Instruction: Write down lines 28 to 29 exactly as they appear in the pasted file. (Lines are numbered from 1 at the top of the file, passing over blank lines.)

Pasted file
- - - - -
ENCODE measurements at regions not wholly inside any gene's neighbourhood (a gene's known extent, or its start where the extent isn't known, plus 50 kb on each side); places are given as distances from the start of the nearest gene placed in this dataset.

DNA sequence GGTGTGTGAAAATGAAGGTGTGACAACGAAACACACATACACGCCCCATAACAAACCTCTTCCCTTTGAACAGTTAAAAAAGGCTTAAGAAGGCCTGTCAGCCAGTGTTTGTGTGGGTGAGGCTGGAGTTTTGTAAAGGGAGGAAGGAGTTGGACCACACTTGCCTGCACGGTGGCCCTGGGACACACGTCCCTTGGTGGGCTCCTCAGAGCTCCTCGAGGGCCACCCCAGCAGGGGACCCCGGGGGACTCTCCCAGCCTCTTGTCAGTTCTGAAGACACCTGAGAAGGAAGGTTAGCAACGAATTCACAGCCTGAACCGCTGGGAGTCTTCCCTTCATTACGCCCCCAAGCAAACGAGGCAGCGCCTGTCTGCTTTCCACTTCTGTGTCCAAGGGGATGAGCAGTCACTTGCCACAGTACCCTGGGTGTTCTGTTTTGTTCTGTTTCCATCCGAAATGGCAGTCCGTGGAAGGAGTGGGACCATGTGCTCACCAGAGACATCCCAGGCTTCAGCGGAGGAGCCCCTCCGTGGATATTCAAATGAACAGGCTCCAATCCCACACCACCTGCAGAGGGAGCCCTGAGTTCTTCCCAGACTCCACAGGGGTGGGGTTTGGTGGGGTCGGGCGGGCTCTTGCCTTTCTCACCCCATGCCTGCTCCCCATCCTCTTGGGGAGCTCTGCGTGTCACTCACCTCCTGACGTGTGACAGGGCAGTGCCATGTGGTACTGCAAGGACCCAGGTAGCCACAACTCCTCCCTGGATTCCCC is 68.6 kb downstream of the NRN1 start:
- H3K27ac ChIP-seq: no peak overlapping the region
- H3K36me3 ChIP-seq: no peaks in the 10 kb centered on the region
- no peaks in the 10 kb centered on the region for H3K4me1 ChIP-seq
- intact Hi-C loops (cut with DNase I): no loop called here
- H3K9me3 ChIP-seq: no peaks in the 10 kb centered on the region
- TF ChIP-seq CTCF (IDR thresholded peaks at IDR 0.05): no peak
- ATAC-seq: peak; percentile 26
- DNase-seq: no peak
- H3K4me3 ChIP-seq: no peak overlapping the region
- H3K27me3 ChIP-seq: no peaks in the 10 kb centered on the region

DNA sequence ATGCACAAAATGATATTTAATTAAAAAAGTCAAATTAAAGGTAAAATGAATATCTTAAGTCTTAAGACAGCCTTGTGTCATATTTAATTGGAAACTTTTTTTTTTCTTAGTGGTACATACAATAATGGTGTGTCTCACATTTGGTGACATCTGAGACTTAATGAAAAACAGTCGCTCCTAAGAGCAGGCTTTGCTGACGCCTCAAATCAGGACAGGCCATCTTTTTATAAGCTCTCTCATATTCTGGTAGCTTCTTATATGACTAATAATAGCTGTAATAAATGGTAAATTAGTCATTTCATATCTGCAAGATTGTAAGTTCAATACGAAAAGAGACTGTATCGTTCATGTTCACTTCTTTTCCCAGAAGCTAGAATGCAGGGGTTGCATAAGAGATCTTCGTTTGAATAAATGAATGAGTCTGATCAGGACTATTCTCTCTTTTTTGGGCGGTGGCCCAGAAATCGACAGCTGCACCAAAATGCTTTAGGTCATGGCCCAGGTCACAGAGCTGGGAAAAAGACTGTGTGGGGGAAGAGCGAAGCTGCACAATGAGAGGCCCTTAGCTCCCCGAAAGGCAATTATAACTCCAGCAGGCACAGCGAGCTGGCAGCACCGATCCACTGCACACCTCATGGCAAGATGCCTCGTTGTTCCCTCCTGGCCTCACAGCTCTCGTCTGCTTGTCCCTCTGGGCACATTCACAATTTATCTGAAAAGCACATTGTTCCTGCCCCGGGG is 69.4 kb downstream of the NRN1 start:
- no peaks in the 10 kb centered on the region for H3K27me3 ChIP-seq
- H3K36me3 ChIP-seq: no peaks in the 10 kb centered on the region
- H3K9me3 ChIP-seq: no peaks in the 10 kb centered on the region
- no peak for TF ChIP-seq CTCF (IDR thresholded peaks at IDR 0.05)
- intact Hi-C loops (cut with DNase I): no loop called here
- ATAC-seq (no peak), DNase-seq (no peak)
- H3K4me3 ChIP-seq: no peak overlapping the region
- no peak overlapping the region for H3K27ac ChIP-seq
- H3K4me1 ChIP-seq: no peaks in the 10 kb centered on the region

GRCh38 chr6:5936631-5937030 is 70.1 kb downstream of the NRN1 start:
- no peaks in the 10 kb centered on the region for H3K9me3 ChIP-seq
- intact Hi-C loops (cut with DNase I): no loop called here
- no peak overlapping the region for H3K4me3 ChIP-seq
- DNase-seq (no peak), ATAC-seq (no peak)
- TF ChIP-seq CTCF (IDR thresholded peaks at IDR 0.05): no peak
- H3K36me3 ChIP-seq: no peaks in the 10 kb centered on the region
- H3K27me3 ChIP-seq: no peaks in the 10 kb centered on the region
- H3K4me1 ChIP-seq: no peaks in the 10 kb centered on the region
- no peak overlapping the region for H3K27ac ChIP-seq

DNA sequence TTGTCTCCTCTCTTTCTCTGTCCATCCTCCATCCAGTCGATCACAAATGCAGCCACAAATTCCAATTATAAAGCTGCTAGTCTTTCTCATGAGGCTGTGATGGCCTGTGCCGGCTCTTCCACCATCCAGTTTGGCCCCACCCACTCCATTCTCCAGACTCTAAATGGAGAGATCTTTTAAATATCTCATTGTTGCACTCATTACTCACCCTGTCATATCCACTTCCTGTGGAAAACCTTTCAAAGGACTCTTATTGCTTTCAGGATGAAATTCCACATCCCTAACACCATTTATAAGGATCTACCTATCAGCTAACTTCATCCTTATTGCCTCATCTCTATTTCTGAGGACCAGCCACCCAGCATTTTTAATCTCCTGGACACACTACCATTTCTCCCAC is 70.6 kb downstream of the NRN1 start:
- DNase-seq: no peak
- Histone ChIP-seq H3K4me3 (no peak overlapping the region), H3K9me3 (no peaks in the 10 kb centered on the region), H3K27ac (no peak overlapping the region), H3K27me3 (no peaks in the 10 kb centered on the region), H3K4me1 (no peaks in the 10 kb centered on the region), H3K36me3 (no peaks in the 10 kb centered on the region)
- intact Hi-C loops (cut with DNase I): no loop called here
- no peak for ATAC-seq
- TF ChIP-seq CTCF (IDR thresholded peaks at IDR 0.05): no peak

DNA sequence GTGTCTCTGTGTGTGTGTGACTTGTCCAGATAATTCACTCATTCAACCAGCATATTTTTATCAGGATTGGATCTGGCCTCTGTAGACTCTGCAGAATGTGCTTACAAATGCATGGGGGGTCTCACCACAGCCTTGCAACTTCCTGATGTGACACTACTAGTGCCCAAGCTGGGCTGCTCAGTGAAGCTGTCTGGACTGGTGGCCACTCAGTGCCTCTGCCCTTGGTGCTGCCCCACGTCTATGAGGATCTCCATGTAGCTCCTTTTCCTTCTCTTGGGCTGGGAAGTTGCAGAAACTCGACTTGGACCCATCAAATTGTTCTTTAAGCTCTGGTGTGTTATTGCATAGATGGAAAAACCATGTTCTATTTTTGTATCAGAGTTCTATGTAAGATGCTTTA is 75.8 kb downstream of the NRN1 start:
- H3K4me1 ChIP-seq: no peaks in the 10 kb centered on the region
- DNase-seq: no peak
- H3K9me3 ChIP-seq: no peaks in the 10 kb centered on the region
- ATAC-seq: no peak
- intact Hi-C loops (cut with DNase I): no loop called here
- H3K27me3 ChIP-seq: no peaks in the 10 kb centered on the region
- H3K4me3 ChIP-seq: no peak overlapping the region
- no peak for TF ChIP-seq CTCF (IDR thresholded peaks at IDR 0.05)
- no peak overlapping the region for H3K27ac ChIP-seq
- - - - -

- TF ChIP-seq CTCF (IDR thresholded peaks at IDR 0.05): no peak
- H3K36me3 ChIP-seq: no peaks in the 10 kb centered on the region